In Finnish, words tend to be long and loaded with vowels. There are no post- or prepositions, but a whole bunch of flexible case endings. In Finnish, the vowels can be very long: they shimmer, resonate, and rest echoing in the air, when pronounced (e.g. ”suomen ja saamen kielet” = Finnish and Sami languages)… and they gather together to form internal rhymes quite effortlessly. David has responded to the challenge of internal rhymes by using short, repetitive, rhyming words with one syllable, like “name,” “tame” (in Finnish “nimittää,” “kesyttää,”) or “know,” “own” (in Finnish ”tietää”, ”oma, omistaa”). I like this solution. The music of the language is of utmost importance, I think, even if one has to compose it anew of sounds quite far from the original ones.

David McDuffDavid McDuff (born in the United Kingdom, 1945) is an editor and translator. His translations include poems by Joseph Brodsky and Tomas Venclova, and the Fyodor Dostoyevsky novels, Crime and Punishment, The Brothers Karamazov, and The Idiot (all three in Penguin Classics). McDuff’s translation of the Finnish-language author Tuomas Kyrö’s 2011 novel The Beggar and the Hare was published in 2014.  Among literary awards, he has received the 1994 TLS/ George Bernard Shaw Translation Prize for his translation of Gösta Ågren’s poems, A Valley In The Midst of Violence, published by Bloodaxe, and the 2006 Stora Pris (“Great Award”) of the Finland-Swedish Writers’ Association, Helsinki, Finland. From 2007 to 2010, David McDuff worked as an editor and translator with Prague Watchdog, the Prague-based NGO that monitored and discussed human rights abuses in Chechnya and the North Caucasus. McDuff was honored with the Finnish State Award for Foreign Translators in 2013.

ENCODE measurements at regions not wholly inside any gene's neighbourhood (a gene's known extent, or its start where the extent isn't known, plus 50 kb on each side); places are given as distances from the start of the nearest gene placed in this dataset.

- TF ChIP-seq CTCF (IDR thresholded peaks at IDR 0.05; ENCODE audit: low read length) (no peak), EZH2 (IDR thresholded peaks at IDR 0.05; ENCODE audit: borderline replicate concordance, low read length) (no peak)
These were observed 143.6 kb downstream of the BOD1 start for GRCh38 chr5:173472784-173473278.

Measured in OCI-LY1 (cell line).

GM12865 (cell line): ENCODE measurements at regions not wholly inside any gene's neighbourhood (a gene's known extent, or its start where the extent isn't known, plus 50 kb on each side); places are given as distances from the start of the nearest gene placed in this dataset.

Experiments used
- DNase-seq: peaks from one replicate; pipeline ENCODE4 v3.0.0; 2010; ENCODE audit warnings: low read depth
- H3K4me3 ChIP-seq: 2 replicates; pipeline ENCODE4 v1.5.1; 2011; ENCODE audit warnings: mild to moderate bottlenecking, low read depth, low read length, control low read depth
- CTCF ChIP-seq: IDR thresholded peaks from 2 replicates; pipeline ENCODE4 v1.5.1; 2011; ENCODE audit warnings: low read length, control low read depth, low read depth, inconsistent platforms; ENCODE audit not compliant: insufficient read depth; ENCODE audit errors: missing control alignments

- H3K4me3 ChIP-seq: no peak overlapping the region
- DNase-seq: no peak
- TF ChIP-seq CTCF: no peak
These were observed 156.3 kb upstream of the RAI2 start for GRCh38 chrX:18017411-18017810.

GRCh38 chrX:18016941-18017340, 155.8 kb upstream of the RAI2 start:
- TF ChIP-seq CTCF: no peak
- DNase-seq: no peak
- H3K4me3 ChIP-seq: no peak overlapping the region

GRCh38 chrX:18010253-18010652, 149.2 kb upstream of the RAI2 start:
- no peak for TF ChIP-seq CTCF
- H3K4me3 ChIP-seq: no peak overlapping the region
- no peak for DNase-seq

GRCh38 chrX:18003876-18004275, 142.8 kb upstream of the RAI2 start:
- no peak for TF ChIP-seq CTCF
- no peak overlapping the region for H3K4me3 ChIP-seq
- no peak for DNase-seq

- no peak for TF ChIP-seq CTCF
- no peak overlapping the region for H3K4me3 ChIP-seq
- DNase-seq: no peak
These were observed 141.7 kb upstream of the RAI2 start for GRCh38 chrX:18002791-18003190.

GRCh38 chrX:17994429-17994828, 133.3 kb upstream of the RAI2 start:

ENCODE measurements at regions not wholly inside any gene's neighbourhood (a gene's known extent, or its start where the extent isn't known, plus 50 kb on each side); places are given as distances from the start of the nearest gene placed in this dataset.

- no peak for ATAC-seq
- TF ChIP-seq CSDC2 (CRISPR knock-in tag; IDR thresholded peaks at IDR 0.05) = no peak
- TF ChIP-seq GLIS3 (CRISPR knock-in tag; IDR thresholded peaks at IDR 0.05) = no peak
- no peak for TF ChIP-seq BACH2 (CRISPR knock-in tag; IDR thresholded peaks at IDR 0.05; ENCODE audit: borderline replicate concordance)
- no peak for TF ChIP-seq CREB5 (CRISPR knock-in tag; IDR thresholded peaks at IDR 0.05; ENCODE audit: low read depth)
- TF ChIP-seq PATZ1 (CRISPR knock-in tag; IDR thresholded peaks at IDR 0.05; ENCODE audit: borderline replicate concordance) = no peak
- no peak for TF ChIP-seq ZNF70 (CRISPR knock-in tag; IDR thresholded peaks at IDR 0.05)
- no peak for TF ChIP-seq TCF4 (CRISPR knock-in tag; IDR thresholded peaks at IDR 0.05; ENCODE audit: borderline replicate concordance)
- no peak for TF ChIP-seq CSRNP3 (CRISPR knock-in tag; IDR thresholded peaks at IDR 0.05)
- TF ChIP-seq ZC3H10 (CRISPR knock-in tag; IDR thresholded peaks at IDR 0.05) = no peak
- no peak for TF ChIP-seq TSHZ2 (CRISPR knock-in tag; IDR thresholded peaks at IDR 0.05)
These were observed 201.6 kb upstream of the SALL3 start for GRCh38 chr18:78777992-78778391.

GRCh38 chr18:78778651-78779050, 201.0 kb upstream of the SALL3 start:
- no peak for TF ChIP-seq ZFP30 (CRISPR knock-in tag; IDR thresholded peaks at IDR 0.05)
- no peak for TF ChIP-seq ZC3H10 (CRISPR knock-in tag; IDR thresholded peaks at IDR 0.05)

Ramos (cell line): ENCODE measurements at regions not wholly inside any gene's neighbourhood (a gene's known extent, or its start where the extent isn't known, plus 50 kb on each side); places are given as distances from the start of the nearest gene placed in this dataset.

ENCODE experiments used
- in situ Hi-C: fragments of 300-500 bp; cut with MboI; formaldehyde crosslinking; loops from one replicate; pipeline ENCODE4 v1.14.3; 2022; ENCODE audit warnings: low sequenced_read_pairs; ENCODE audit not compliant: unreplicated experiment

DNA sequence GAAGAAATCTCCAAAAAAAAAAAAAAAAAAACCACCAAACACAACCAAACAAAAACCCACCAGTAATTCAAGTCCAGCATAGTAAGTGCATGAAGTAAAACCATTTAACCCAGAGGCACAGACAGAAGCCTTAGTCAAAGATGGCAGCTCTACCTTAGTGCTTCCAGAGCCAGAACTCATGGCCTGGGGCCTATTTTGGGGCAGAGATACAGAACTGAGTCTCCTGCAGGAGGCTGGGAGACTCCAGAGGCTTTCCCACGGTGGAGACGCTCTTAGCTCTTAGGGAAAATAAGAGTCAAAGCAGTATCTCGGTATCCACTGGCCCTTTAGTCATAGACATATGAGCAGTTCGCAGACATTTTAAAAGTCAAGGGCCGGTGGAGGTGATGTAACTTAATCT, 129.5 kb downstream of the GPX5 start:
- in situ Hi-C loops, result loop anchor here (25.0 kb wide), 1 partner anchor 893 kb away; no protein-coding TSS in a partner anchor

Anni Sumari Anni Sumari (born in Helsinki, Finland, in 1965) is a Finnish poet and author with 13 books (poetry, short prose, and a travelogue) published so far. She works as a freelance writer and translates fiction into Finnish, e.g. works by Samuel Beckett, Anne Sexton, Tomaz Salamun, and Mawlana Rumi. She has also edited several anthologies, including The Other Side of Landscape—an Anthology of Contemporary Nordic Poetry together with Danish poet Nicolaj Stochholm (Slope Editions, USA, 2006). Sumari was awarded the Best Poetry Book Award of the year in 1998 with her book Mitta ja määrä (Measure and Quantity). Her poems have been translated and published in literature magazines and anthologies in 24 different languages.


Three Poems from Mandelstam Street


Winter sits heavy in our guts
and we can no longer chew
—in confident, elegant pride—
herbs, bark, and rocks
on the rough roads of the diaspora.